Summary and Info
In "Human Missions to Mars' Donald Rapp looks at human missions to Mars from an engineering perspective. He begins by describing the pros and cons of robotic exploration versus human exploration and then examines the ideas for sending humans to Mars from the point of view of both the enthusiast and the skeptic. Chapter 2 describes how space missions are planned and how they may be achieved as a sequence of separate steps. Chapter 3 deals with the complex issues relating to the outward journey to Mars and the return leg. The author deals with propulsion systems and with the analysis of the various trajectories which may be utilized for such a mission. He divides mission into a number of stages: Earth's surface to low-Earth orbit (LEO); departing from LEO; Mars orbit insertion and landing; ascent from Mars; trans-Earth injection from Mars orbit and Earth orbit insertion and landing. Chapter 4 discusses a wide range of elements critical to a human Mars mission, including life support consumables, radiation effects and shielding, microgravity effects, abort options and mission safety, possible habitats on the Martian surface and aero assisted orbit insertion and entry decent and landing.For any human mission to the Red Planet the possible utilization of any resources indigenous to Mars would be of great value and such possibilities are discussed in Chapter 5. The use of indigenous resources on the Moon is described as a precursor to the availability of similar resources on Mars and issues such as fuelling Mars-bound craft from lunar resources, the use of lunar ferries, staging, assembly and refueling in near-Earth space are all discussed. The importantapplications arising from the transportation of hydrogen to Mars are also described. Chapter 6 deals with a range of previous Mars mission studies and the technologies they employed. Chapter 7 looks as how NASA is planning for its return to the Moon, and the use of the Moon as a stepping stone to Mars. Chapter 8 presents the author's detailed analysis of why, in his opinion, the current NASA approach will fail to send humans to Mars before 2080. The book concludes with three appendices describing the use of solar energy on the Moon and on Mars and the value of indigenous water on Mars.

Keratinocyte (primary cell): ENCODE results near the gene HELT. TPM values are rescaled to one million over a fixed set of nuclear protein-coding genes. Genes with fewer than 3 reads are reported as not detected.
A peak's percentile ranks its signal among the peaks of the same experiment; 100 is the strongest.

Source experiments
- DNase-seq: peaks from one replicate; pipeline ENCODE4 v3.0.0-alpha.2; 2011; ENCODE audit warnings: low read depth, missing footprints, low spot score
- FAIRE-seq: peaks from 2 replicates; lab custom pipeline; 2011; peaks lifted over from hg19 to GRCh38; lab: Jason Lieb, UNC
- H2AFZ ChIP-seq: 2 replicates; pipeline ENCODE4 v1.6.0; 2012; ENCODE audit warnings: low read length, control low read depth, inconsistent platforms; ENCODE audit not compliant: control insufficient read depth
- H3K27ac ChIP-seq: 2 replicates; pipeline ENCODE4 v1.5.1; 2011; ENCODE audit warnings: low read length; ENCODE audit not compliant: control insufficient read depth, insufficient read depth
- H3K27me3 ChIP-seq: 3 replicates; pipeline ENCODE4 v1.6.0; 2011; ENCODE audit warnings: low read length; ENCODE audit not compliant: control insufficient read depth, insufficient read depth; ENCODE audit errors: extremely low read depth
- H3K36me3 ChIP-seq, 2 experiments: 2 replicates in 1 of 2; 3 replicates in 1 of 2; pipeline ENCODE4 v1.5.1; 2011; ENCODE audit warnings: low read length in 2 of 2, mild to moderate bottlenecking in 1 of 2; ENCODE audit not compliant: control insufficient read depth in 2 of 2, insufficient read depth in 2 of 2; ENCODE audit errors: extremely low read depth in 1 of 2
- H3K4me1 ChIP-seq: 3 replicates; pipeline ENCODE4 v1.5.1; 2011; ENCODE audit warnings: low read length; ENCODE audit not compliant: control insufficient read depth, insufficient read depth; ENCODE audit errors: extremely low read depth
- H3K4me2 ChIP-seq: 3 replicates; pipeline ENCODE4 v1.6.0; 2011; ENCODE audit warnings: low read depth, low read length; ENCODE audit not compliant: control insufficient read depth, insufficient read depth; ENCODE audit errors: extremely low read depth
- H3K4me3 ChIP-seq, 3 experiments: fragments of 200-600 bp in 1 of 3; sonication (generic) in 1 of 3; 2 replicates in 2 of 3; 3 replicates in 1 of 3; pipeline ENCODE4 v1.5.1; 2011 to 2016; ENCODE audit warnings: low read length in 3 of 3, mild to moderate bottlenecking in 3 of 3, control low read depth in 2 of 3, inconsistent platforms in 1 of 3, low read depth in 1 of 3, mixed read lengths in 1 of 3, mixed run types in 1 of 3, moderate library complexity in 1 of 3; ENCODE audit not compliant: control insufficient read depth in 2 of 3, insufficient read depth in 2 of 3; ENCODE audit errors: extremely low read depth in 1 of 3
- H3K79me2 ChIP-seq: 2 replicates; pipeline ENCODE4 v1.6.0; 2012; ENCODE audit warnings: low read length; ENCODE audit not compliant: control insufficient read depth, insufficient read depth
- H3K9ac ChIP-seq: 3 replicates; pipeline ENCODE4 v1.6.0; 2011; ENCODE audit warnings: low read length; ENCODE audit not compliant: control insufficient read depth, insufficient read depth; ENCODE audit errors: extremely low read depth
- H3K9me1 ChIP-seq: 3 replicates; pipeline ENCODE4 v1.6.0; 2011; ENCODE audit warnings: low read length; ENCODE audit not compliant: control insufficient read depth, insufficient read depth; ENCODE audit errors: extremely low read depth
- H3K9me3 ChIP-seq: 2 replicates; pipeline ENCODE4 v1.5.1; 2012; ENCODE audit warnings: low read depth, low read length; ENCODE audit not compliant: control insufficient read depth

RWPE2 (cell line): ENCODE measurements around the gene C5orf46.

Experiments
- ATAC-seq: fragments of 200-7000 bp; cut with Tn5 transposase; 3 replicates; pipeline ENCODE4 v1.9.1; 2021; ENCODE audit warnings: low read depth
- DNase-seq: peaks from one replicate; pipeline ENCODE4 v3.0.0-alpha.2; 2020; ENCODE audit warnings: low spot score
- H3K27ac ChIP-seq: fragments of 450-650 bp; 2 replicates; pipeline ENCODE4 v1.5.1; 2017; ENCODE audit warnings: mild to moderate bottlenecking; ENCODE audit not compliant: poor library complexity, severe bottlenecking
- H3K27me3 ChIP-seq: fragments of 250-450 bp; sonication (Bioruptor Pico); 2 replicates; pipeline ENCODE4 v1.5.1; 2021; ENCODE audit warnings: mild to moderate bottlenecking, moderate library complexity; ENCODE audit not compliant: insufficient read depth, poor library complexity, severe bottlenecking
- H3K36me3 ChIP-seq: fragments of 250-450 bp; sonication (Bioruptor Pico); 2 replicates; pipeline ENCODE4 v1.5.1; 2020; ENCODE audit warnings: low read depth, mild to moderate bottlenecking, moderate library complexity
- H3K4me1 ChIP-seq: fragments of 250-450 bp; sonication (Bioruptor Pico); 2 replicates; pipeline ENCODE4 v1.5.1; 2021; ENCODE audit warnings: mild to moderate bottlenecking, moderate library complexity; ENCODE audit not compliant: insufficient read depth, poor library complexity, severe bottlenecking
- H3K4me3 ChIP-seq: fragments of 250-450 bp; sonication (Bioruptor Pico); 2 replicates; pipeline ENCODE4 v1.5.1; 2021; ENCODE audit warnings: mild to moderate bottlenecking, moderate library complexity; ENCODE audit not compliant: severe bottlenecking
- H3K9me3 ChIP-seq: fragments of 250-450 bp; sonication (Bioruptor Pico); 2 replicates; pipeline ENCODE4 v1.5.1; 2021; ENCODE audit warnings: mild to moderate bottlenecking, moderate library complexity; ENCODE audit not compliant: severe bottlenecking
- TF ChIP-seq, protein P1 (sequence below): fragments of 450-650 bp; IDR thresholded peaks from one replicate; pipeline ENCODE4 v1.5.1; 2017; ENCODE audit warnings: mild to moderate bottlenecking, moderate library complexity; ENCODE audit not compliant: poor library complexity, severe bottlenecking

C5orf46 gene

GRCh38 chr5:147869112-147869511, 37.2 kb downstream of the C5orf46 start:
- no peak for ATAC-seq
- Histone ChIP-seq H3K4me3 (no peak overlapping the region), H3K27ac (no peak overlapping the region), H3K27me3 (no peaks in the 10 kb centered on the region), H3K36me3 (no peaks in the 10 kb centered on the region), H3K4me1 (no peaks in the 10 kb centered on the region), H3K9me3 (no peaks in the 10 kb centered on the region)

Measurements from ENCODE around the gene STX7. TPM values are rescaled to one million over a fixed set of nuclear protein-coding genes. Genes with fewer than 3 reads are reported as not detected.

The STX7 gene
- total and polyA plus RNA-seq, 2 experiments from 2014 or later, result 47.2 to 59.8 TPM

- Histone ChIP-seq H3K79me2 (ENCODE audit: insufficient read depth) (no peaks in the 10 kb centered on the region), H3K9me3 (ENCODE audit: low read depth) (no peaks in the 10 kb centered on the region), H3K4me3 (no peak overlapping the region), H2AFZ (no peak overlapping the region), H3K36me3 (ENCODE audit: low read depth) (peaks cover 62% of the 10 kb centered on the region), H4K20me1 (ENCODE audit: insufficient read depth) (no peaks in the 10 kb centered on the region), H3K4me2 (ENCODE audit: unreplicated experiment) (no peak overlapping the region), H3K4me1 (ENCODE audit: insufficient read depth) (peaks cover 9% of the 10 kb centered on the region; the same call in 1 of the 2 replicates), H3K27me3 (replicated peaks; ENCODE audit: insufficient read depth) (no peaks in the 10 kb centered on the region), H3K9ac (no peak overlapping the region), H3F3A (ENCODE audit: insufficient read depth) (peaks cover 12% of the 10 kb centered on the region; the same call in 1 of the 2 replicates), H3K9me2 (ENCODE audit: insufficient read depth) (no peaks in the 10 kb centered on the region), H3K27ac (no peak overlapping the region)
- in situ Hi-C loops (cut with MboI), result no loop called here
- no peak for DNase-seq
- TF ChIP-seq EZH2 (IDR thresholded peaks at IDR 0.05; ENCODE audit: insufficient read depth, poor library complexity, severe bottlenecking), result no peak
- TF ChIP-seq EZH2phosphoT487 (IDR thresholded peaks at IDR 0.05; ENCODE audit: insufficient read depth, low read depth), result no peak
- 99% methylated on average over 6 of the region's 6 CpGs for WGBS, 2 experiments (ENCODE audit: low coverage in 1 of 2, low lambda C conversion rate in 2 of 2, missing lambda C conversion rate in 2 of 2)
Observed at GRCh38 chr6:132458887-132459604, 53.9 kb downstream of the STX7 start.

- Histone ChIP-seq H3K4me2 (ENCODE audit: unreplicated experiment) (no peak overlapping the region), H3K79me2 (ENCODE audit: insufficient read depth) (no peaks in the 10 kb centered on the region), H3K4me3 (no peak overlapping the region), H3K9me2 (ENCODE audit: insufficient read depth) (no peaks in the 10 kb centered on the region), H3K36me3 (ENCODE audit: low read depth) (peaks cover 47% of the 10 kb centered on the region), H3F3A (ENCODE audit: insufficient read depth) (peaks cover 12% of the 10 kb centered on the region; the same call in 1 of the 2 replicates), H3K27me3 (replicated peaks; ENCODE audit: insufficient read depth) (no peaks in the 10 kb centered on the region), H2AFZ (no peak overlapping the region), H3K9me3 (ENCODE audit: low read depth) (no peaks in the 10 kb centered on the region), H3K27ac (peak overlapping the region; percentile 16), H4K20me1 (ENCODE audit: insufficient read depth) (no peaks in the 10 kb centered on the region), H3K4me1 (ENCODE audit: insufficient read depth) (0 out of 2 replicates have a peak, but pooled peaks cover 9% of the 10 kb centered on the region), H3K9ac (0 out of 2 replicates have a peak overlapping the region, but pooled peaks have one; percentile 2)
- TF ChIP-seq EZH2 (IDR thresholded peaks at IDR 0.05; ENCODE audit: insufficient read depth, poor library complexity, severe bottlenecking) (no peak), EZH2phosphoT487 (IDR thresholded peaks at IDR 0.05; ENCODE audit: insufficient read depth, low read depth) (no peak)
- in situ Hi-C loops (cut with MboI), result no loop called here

More About the Author
Donald Appleyard (July 26, 1928 – September 23, 1982) was an urban designer and theorist, teaching at the University of California, Berkeley.
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